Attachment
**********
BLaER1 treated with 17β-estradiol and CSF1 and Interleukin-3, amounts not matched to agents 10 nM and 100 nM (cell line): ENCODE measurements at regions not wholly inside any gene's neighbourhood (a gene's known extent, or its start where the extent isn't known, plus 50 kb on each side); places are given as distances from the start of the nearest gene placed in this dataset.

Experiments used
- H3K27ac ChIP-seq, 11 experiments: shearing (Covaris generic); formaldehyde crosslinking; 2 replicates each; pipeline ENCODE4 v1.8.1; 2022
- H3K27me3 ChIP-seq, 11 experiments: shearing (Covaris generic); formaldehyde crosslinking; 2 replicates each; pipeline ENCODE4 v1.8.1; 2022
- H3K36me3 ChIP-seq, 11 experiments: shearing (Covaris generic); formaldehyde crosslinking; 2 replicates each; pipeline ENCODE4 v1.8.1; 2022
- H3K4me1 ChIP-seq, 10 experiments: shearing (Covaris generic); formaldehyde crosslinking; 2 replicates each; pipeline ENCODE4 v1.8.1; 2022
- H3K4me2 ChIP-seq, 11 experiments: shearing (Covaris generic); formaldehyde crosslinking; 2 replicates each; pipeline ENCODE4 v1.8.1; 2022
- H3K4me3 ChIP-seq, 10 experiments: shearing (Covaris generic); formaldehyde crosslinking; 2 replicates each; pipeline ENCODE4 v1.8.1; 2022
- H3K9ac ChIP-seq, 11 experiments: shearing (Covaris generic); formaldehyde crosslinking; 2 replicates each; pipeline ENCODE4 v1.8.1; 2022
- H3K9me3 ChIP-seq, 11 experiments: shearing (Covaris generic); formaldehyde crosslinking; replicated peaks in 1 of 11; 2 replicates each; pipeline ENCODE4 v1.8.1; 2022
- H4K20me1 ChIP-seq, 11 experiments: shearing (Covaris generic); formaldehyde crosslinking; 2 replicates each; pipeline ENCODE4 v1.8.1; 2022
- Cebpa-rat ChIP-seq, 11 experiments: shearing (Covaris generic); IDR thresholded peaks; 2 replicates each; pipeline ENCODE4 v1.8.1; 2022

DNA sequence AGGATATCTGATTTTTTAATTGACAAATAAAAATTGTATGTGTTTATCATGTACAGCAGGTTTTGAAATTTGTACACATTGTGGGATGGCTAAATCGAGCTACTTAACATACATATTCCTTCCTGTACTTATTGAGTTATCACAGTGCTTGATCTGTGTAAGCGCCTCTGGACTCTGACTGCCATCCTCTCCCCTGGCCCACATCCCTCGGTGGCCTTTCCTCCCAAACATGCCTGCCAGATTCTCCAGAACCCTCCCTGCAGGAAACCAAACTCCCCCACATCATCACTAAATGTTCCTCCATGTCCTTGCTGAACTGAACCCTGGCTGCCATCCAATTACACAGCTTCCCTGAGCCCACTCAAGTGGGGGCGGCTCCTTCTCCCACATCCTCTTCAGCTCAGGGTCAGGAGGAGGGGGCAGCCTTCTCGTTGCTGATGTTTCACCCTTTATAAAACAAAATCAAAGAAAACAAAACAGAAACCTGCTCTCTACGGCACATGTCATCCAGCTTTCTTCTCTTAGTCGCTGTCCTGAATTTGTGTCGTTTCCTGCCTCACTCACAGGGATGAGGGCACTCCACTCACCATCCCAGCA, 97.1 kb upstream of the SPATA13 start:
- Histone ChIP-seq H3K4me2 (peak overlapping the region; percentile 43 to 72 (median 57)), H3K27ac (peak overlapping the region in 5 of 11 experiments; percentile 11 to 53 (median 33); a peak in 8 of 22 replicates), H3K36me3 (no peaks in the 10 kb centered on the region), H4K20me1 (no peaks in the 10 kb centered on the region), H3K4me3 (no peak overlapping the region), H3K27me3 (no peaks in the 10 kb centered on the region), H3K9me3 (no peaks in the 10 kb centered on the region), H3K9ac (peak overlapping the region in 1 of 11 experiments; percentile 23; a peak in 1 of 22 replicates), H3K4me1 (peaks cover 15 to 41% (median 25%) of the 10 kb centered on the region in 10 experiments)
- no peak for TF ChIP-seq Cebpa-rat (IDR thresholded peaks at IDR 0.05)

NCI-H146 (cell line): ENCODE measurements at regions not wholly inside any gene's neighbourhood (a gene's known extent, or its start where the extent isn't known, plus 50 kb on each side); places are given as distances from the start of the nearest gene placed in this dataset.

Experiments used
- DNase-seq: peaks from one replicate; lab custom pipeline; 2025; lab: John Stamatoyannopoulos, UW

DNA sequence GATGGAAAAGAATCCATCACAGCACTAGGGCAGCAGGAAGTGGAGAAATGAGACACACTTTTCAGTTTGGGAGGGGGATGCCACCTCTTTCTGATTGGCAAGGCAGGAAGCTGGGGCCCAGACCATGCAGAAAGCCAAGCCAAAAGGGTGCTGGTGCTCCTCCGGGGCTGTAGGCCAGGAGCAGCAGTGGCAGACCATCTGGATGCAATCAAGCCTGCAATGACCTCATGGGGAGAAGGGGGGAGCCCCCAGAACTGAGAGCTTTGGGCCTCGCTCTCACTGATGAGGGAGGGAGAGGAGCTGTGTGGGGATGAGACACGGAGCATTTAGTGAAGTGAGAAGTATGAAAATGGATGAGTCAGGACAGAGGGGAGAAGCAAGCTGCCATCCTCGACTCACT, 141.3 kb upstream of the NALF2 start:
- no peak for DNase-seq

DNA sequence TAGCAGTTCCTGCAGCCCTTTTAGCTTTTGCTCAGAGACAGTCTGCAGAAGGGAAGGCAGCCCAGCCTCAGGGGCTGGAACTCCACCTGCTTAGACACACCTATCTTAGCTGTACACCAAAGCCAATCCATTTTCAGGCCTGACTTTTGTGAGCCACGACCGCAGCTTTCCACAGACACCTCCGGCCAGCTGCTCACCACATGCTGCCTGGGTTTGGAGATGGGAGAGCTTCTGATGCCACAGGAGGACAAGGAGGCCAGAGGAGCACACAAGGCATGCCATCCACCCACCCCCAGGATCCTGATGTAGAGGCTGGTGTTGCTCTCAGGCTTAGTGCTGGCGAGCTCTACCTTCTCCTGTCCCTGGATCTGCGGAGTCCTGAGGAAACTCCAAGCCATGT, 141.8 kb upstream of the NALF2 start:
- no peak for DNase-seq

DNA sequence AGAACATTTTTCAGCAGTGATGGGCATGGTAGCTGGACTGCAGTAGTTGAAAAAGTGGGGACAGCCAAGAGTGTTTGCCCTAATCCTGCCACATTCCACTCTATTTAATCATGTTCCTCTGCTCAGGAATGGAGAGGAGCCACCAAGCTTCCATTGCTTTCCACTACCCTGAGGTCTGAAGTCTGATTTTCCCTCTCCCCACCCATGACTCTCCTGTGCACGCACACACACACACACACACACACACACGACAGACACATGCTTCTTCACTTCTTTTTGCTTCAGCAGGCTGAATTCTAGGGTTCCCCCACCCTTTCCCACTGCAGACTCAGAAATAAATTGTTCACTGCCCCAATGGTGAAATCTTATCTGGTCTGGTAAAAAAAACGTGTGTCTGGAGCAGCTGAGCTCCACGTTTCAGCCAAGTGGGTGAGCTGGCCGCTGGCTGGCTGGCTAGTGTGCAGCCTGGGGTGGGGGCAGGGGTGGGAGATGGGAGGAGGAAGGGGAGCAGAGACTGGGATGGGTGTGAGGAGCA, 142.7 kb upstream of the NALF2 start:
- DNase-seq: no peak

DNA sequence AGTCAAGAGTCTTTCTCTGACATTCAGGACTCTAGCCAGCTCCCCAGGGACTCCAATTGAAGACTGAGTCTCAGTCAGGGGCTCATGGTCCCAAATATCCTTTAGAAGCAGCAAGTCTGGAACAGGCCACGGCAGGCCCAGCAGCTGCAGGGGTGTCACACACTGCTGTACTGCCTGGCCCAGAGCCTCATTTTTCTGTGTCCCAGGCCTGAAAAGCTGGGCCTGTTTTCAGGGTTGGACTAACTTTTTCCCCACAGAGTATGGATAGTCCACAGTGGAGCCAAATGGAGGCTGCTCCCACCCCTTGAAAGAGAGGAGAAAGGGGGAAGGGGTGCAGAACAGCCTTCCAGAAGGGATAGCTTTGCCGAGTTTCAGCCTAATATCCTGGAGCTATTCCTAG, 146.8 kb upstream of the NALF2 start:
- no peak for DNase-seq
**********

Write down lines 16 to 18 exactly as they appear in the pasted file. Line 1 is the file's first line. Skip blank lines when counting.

NCI-H146 (cell line): ENCODE measurements at regions not wholly inside any gene's neighbourhood (a gene's known extent, or its start where the extent isn't known, plus 50 kb on each side); places are given as distances from the start of the nearest gene placed in this dataset.

Experiments used
- DNase-seq: peaks from one replicate; lab custom pipeline; 2025; lab: John Stamatoyannopoulos, UW